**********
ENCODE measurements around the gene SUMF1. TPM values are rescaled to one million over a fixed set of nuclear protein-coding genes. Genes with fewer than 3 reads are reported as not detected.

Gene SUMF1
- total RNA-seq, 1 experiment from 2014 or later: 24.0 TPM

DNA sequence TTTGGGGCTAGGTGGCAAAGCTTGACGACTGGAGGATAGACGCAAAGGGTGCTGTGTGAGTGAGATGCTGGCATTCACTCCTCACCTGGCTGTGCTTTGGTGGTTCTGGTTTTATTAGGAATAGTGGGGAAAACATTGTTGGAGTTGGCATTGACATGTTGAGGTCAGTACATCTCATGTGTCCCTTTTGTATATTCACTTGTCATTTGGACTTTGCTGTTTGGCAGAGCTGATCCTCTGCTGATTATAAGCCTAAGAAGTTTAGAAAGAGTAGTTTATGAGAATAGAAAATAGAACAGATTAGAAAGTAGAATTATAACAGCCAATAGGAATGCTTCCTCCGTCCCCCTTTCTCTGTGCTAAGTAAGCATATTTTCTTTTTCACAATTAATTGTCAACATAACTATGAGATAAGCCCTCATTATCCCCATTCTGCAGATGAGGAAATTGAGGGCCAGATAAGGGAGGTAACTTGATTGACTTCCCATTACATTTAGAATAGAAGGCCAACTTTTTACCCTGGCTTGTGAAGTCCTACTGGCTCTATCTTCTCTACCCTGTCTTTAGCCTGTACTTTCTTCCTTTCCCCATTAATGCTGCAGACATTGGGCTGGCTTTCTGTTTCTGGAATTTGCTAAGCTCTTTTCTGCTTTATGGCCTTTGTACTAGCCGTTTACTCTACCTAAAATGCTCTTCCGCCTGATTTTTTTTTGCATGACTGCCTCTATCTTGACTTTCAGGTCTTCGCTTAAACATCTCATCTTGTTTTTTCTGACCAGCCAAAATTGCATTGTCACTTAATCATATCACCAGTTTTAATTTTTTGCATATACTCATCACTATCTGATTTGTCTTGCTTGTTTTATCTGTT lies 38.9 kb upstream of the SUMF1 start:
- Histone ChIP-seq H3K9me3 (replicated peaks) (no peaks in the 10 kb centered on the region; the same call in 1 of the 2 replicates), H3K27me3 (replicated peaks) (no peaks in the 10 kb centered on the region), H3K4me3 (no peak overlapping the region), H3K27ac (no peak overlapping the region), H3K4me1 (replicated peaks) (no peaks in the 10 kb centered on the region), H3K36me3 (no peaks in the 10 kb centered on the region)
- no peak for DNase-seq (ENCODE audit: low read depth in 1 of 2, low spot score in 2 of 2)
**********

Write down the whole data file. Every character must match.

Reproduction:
ENCODE measurements around the gene SUMF1. TPM values are rescaled to one million over a fixed set of nuclear protein-coding genes. Genes with fewer than 3 reads are reported as not detected.

Gene SUMF1
- total RNA-seq, 1 experiment from 2014 or later: 24.0 TPM

DNA sequence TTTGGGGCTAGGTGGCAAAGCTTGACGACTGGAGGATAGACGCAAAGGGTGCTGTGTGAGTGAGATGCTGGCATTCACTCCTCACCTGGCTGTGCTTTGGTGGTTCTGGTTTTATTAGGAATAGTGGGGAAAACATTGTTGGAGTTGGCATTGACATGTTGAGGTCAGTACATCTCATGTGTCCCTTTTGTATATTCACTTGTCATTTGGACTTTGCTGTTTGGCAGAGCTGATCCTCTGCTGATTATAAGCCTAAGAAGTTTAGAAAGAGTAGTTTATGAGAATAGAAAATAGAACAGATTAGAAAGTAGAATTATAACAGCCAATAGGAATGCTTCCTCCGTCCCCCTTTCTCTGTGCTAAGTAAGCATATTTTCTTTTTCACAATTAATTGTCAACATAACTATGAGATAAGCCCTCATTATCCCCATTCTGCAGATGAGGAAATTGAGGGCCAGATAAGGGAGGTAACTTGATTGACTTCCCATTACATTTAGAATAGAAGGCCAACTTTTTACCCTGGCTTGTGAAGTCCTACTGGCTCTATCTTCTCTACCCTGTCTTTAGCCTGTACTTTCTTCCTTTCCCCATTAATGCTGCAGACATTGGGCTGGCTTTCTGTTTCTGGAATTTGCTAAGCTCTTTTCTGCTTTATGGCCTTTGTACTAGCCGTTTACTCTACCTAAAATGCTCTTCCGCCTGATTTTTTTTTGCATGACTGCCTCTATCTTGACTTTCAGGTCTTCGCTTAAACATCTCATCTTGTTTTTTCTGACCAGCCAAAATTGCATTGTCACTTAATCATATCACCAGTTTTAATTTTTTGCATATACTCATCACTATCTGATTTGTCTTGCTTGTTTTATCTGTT lies 38.9 kb upstream of the SUMF1 start:
- Histone ChIP-seq H3K9me3 (replicated peaks) (no peaks in the 10 kb centered on the region; the same call in 1 of the 2 replicates), H3K27me3 (replicated peaks) (no peaks in the 10 kb centered on the region), H3K4me3 (no peak overlapping the region), H3K27ac (no peak overlapping the region), H3K4me1 (replicated peaks) (no peaks in the 10 kb centered on the region), H3K36me3 (no peaks in the 10 kb centered on the region)
- no peak for DNase-seq (ENCODE audit: low read depth in 1 of 2, low spot score in 2 of 2)